Vascular closing devices have increased efficacy compared to manual compression.

Vascular closing devices may have increased vascular complinations such as groin hematoma, and , arterial pseudo aneurysm in comparison with manual compression.

There was once a view that all retroperitoneal haemorrhage should be treated conservatively, as it was believed that open surgery may disturb the tamponade effects of the retroperitoneum.

Open surgery is indicated if the patient remains unstable despite adequate fluid and blood product resuscitation, or if interventional radiology is not successful or unavailable.

These patients are inevitably critically ill.

The coagulopathy should be totally corrected prior to surgery.

The primary aim for surgery is to control all actively bleeding points, and the secondary aim is to remove the large hematoma.

The retroperitoneum may need to be packed and re-explored at 24-48 h.

Another indication for open surgery is the development  abdominal compartment syndrome as a result of the large retroperitoneal hematoma.

If untreated, patients may develop signs of increased intra-abdominal pressure with impaired respiratory, cardiovascular and renal function.

Once these complications have developed, urgent decompression of the abdomen is indicated.

Measurement of intra-abdominal pressure can be easily performed via a urinary catheter.

Surgery is often guided by preoperative CT findings.

An upper abdominal midline supra-mesocolic retroperitoneal haematoma is associated with bleeding from the supra-renal aorta, coeliac axis or the superior mesenteric artery.

The mid-abdominal midline infra-mesocolic retroperitoneal hematoma is associated with proximal renal artery, infra-renal aorta or caval injury.

A peri-nephric hematoma is associated with renal artery rupture.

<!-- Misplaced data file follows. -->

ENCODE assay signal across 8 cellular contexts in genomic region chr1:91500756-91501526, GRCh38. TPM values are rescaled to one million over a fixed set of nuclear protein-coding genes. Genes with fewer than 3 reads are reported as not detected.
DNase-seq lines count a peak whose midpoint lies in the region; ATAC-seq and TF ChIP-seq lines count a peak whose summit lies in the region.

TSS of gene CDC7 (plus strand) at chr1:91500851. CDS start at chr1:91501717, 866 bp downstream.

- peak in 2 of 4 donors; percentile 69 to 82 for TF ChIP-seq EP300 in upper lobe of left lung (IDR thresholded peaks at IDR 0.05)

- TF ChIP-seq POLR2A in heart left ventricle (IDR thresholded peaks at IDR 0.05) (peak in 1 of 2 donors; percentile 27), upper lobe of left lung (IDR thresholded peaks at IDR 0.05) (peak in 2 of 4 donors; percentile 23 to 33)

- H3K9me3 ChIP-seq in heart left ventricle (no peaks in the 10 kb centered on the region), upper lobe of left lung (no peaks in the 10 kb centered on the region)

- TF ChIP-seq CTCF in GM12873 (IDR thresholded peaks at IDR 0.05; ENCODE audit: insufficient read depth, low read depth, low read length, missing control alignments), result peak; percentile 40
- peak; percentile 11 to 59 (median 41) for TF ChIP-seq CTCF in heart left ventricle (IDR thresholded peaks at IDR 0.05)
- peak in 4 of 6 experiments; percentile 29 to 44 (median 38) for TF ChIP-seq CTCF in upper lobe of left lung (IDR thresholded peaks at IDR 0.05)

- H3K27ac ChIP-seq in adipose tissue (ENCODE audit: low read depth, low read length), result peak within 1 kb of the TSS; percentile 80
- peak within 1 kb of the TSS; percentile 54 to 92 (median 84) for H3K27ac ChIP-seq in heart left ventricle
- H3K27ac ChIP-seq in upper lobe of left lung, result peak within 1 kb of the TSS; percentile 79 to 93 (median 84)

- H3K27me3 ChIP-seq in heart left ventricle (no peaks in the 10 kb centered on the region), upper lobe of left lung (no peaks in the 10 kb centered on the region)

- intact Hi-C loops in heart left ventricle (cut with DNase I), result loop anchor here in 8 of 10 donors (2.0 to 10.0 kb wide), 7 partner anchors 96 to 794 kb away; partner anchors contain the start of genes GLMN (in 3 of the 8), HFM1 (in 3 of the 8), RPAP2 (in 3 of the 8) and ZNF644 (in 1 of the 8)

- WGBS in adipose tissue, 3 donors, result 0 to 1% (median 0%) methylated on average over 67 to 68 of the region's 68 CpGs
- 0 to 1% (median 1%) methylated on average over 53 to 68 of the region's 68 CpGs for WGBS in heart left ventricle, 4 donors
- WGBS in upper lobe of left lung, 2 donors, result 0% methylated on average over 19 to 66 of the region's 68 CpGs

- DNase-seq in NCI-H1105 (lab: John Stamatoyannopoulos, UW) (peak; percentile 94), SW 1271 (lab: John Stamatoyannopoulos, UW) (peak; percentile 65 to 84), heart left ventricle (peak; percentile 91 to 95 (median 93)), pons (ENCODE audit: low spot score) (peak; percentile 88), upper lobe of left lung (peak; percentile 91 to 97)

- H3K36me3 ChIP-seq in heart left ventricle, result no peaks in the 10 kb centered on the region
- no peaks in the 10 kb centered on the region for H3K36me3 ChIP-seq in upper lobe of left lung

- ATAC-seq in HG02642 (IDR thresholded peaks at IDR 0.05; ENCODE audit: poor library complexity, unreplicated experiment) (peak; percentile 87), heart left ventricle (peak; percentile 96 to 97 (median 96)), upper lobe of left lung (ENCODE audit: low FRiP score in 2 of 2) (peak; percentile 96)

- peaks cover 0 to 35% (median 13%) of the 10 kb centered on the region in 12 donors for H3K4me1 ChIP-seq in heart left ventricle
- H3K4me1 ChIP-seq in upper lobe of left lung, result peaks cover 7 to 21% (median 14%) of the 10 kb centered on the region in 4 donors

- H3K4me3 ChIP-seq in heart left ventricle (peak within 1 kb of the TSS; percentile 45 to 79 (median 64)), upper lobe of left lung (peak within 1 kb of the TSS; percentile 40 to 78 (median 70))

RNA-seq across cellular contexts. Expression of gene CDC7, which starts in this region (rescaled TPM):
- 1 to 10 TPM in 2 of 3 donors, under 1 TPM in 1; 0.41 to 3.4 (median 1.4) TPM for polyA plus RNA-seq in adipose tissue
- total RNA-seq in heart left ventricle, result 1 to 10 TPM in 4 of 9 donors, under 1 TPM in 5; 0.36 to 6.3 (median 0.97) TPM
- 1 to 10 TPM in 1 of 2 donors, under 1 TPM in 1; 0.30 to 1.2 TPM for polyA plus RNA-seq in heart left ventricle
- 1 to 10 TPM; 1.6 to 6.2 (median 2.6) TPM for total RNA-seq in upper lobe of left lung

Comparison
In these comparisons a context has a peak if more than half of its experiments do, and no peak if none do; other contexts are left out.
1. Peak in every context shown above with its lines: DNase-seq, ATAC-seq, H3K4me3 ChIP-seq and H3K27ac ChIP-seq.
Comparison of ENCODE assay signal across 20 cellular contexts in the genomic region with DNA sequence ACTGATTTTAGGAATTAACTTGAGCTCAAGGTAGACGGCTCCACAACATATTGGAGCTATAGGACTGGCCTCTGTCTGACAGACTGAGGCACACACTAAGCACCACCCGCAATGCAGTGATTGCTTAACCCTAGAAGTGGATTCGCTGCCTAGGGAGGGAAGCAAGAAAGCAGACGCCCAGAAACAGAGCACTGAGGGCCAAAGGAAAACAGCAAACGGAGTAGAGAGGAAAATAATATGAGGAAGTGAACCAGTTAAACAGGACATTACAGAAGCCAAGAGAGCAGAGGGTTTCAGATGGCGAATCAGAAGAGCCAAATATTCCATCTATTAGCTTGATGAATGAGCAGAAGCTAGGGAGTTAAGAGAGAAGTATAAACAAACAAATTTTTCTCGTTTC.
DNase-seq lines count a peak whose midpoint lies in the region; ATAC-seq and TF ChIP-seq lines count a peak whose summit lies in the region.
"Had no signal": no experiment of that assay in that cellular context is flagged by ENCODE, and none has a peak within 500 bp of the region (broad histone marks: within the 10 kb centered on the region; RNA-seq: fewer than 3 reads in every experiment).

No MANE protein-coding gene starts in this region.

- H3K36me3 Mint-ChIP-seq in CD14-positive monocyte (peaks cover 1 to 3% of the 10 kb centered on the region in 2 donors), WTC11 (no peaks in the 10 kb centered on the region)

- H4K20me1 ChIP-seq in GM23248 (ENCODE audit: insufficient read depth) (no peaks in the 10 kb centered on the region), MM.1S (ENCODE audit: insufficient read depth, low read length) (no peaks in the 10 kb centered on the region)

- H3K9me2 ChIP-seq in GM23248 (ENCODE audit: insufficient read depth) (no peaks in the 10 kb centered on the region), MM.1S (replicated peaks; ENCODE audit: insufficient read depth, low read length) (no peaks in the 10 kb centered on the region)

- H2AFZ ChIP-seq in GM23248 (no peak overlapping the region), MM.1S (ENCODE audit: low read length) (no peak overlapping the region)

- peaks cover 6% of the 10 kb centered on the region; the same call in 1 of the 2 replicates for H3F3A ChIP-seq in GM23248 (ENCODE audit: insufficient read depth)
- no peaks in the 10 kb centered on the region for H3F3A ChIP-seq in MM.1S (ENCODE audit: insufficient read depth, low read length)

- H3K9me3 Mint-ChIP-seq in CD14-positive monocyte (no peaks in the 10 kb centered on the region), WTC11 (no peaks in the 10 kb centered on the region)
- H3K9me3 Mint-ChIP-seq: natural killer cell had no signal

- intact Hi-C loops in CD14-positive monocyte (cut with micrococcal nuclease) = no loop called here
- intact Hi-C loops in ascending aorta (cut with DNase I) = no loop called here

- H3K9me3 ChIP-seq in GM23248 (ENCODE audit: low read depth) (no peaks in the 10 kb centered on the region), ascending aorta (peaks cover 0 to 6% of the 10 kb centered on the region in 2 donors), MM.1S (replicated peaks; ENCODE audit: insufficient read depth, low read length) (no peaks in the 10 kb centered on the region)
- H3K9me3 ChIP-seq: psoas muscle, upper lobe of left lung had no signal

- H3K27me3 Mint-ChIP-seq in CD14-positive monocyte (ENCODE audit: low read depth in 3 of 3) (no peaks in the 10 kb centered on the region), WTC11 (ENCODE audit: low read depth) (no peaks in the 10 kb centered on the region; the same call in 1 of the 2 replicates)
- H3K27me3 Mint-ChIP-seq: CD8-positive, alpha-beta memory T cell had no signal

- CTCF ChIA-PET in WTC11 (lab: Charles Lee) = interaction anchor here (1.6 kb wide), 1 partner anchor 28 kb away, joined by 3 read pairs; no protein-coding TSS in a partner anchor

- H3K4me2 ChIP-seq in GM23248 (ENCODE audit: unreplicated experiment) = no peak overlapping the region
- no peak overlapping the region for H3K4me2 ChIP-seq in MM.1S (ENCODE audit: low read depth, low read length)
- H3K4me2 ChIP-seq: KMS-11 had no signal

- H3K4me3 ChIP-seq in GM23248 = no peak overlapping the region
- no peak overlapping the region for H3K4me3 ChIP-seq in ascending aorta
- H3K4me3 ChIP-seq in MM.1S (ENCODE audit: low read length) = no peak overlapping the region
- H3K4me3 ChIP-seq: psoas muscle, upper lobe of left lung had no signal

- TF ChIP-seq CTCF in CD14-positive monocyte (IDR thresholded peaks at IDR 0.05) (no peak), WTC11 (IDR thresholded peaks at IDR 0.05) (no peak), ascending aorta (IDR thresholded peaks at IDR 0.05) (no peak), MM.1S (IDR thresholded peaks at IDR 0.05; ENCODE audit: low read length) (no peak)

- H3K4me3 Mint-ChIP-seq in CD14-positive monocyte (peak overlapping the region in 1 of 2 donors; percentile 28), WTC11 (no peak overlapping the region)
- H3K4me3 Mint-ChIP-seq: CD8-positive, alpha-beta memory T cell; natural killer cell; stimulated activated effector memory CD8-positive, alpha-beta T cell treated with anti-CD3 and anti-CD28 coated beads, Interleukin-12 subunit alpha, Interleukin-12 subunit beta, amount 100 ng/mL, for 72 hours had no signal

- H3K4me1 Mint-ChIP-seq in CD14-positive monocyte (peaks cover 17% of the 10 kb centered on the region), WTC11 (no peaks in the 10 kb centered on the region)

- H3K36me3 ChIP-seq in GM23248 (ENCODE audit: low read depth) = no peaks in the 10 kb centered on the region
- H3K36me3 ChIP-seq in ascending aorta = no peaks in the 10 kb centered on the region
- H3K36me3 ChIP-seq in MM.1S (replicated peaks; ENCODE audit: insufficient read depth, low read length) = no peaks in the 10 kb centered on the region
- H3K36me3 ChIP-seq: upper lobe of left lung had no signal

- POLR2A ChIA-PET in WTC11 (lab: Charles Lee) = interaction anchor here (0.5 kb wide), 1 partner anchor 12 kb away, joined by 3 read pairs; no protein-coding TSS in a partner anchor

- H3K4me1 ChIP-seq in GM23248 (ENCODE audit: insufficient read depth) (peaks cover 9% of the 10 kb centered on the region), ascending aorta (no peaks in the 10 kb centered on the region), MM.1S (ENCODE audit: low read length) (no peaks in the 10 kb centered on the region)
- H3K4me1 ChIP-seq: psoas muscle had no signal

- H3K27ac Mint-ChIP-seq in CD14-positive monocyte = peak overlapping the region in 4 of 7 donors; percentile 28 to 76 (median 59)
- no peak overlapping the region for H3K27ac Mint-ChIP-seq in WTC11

A midline hematoma is mostly associated with pelvic fracture, bladder injury or iliac vessel injury.

A right lateral retroperitoneal haematoma suggests a high infra-renal or retro-hepatic caval injury, which is associated with hepatic injury and a high mortality.

Retroperitoneal hemorrhage is a rare clinical entity which requires a high index of clinical suspicion.

If treated inappropriately, retroperitoneal bleeding is associated with high morbidity and mortality.

It should be suspected in elderly patients by anticoagulants or renal dialysis and those patients who have had an invasive procedure via the femoral artery or vein.

Correction of underlying coagulopathy and resuscitation with fluids and blood products is essential.

CT imaging is mandatory to document the type, site and extent of the haematoma.

Most patients with spontaneous or iatrogenic retroperitoneal haematoma can be monitored closely and treated conservatively without further intervention.

Emergency angiography with a view to embolize or stent-graft the bleeding vessel(s) is indicated if the CT examination shows active extravasation of contrast.

Surgery with removal of the hematoma may increase bleeding by removing the tamponade effect, and packing with large abdominal gauze may be the only surgical option,

Abdominal compartment syndrome may require decompression laparoscopy.